Lewis was also alleged to “conspired with others to defraud Mirati Therapeutics, the investing public, and the SEC” by “amassing beneficial ownership” of more than 20 per cent of the oncology company and “hiding” that “undisclosed ownership”.
One woman, referred to as “the Girlfriend” — Carolyn W. Carter, 33, “a U.S. citizen who resides in the U.S. Virgin Islands” — was alleged to have made $849,000 after a tip-off from Lewis about buying stock while they were staying at the Four Seasons Hotel in Seoul, South Korea, in 2019.
“Carter and Lewis were in a romantic relationship from approximately 2013 to 2020,” according to a court document.
Lewis’ personal pilots — named as Patrick J. O’Connor, 66, and Bryan L. Waugh (also known as Marty Waugh), 64 — were also charged with seven counts of securities fraud and one count of conspiracy. They both pleased not guilty to all counts.
On one occasion, it was claimed O’Connor texted a friend to say: “Boss is helping us out and told us to get ASAP”, referring to buying stock in Mirati Therapeutics. Lewis, it was claimed, then transferred the pilots $500,000 each to do just that.
Another time, the indictment said O’Connor did not receive the tip early enough to sell before his stock fell. “Just wish the Boss would have given us a little earlier heads up,” he wrote in an email to his stockbroker.
Why does this matter to fans of Premier League football?
Lewis was linked to Tottenham Hotspur for more than 20 years, and the company he founded, ENIC Sports Inc., owns 85.56 per cent of the club’s shares.
He has been synonymous with Spurs since ENIC bought Alan Sugar’s 29.9 per cent stake for £22million (then around $32m) in December 2000.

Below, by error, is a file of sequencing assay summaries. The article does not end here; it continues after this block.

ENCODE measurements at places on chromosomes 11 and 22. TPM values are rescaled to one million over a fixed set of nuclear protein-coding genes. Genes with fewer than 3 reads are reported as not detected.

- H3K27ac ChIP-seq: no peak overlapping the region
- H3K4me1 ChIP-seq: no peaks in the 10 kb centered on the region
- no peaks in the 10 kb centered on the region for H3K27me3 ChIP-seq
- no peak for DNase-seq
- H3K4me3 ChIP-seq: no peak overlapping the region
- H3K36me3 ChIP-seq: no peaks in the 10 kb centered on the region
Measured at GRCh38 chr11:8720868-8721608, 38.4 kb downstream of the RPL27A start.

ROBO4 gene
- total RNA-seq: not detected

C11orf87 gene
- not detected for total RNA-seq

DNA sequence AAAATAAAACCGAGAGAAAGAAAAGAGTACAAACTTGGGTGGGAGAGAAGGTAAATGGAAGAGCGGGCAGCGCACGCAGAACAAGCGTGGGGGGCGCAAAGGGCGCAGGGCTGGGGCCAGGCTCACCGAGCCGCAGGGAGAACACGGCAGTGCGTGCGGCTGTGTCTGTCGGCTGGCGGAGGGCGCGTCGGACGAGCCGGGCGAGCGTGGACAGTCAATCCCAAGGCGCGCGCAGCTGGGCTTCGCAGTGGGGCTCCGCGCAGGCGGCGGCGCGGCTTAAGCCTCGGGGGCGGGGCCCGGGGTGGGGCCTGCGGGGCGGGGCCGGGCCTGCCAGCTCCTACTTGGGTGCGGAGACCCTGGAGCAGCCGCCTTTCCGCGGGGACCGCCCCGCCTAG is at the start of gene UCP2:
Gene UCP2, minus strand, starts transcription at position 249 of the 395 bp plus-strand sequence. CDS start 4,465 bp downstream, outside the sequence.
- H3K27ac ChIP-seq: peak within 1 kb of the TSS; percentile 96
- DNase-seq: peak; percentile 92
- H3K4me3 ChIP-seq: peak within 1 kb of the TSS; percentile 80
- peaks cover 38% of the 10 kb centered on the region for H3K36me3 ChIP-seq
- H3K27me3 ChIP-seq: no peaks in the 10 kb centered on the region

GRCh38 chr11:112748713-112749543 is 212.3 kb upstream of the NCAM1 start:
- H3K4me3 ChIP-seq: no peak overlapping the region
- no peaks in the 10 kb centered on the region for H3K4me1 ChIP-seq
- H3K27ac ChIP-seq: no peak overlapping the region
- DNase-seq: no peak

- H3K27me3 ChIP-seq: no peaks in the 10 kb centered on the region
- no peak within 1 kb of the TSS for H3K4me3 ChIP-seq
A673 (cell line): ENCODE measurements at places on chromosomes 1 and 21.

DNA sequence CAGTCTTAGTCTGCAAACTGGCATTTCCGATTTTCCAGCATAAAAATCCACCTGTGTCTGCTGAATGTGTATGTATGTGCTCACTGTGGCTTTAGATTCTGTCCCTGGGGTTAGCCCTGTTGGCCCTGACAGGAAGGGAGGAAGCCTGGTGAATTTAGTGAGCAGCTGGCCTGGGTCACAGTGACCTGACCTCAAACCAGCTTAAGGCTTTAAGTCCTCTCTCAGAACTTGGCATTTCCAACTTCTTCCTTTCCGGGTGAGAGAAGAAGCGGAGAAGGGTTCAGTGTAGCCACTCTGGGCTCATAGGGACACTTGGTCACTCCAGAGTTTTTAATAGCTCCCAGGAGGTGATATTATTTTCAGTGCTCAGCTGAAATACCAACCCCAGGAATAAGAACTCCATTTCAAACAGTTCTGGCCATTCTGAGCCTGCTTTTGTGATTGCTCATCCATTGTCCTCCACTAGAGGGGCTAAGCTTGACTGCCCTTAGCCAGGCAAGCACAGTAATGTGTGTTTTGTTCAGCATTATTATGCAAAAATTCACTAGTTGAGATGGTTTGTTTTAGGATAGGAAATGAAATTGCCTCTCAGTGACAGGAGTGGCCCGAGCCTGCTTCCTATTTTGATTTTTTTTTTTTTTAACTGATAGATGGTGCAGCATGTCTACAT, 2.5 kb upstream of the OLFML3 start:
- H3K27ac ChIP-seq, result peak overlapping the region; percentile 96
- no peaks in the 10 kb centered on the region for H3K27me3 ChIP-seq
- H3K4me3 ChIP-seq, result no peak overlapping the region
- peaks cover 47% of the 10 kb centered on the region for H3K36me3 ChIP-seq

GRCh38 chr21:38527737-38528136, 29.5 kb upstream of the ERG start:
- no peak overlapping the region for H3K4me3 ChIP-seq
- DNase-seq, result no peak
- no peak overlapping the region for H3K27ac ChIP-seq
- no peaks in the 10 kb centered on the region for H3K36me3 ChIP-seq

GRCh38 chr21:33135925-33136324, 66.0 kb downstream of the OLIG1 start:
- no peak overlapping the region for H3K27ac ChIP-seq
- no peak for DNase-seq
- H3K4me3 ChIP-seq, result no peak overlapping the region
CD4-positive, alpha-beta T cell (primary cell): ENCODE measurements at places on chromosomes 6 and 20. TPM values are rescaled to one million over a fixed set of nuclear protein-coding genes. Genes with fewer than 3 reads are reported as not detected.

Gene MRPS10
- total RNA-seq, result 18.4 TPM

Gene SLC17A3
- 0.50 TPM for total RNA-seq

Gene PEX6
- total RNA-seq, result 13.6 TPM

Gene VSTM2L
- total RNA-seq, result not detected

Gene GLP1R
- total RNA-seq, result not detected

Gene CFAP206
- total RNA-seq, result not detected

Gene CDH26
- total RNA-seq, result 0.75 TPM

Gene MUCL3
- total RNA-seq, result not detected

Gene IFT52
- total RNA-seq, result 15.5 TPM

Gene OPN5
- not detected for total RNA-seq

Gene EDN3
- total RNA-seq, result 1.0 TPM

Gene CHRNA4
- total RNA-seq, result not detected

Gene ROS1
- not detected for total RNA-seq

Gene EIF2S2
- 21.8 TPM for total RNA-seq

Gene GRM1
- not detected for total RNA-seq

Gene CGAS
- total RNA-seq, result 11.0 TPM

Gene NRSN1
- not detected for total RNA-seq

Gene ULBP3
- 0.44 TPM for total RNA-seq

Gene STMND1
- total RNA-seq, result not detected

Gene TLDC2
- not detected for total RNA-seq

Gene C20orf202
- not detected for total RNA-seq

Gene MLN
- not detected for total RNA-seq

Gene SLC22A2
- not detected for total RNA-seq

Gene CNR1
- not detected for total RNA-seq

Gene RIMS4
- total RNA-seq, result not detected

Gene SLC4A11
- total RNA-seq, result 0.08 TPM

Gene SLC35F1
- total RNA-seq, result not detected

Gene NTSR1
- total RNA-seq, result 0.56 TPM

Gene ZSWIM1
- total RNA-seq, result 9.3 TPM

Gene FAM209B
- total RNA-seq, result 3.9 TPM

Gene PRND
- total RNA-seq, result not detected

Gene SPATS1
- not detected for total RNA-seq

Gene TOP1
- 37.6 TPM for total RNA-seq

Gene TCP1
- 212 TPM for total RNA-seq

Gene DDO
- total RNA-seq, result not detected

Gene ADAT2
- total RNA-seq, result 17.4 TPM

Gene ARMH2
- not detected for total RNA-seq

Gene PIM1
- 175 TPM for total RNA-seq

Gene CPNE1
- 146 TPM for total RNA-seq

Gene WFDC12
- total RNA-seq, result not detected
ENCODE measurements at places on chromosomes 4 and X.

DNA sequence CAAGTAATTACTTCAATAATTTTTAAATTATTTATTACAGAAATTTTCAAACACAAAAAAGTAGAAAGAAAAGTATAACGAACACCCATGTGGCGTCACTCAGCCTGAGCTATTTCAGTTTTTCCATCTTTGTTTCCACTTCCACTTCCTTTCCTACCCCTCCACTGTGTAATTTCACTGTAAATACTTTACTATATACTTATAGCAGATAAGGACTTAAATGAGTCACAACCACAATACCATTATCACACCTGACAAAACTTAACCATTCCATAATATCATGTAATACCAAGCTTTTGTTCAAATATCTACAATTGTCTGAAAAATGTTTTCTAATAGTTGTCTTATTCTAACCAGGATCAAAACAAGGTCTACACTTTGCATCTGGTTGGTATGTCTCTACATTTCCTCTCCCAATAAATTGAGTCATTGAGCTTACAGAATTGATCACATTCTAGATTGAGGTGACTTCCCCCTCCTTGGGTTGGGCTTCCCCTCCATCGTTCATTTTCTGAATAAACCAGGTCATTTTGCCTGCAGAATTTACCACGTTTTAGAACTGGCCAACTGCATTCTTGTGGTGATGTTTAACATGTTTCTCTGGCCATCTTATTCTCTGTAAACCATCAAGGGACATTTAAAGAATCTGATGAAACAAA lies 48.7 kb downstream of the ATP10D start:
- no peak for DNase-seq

He entrusted chairman Daniel Levy with the day-to-day running of Spurs and was always extremely detached, but he did attend key games, such as the first game at the new stadium and the 2019 Champions League final. The last match Lewis attended was Tottenham’s home win over West Ham in February 2023.
In October 2022, Lewis was removed as a “person of significant control” of Tottenham Hotspur, according to Companies House, the UK’s registrar of companies.
This was described at the time as a restructuring of the Lewis Family Trusts, with one eye on the long-term future (Lewis turned 86 in February). The day-to-day running of the club would be unaffected.
Tottenham declined to comment on Lewis pleading guilty. A club spokesperson said in July: “The owner of Tottenham Hotspur Football Club is ENIC, with majority control held by a Family Discretionary Trust of which Mr Joseph Lewis is not a beneficiary.
“The Trust is managed by two independent professional trustees on behalf of its beneficiaries. Mr Lewis ceased to be a person with significant control of the Club in October 2022.
“This is a U.S. legal matter unconnected with the Club and as such have no comment.”
How did we get here?
On July 25, Lewis was indicted for “orchestrating a brazen insider trading scheme”. This involved passing information to “romantic partners and his private pilots,” according to the U.S. attorney for the Southern District of New York, Damian Williams.
Lewis’ lawyer David M. Zornow told Bloomberg the government had made an “egregious error in judgment” in charging Lewis, adding his client is man of “impeccable integrity and prodigious accomplishment” and he would “defend him vigorously in court”.
Lewis pleaded not guilty to U.S. Magistrate Judge Valerie Figueredo in Manhattan federal court and his bail was set at $300million, secured against his yacht and aircraft.
He was due back in court on September 5 but the case lagged after it emerged Lewis’ firm Tavistock Financial LLC had paid the legal fees for the billionaire’s pilots, O’Connor and Waugh.
The pilots appeared before Judge Jessica G. L. Clarke in the U.S. District Court for the Southern District of New York for a “Curcio” hearing at the 500 Pearl Street courthouse in Manhattan in October. A Curcio hearing is typical in a U.S. criminal trial where conflicts of interest may arise.
O’Connor and Waugh each told the judge they understood the risks and waived their rights to “conflict-free” counsel.
On January 24, Lewis pleaded guilty to two counts of securities fraud and one count of conspiracy to commit securities fraud.
Lewis’ bail conditions remain in place and he retained the right to appeal any custodial sentence.
Additional contributors: Matt Slater, Adam Crafton, Charlie Eccleshare
(Top image: Getty Images; design: Sam Richardson)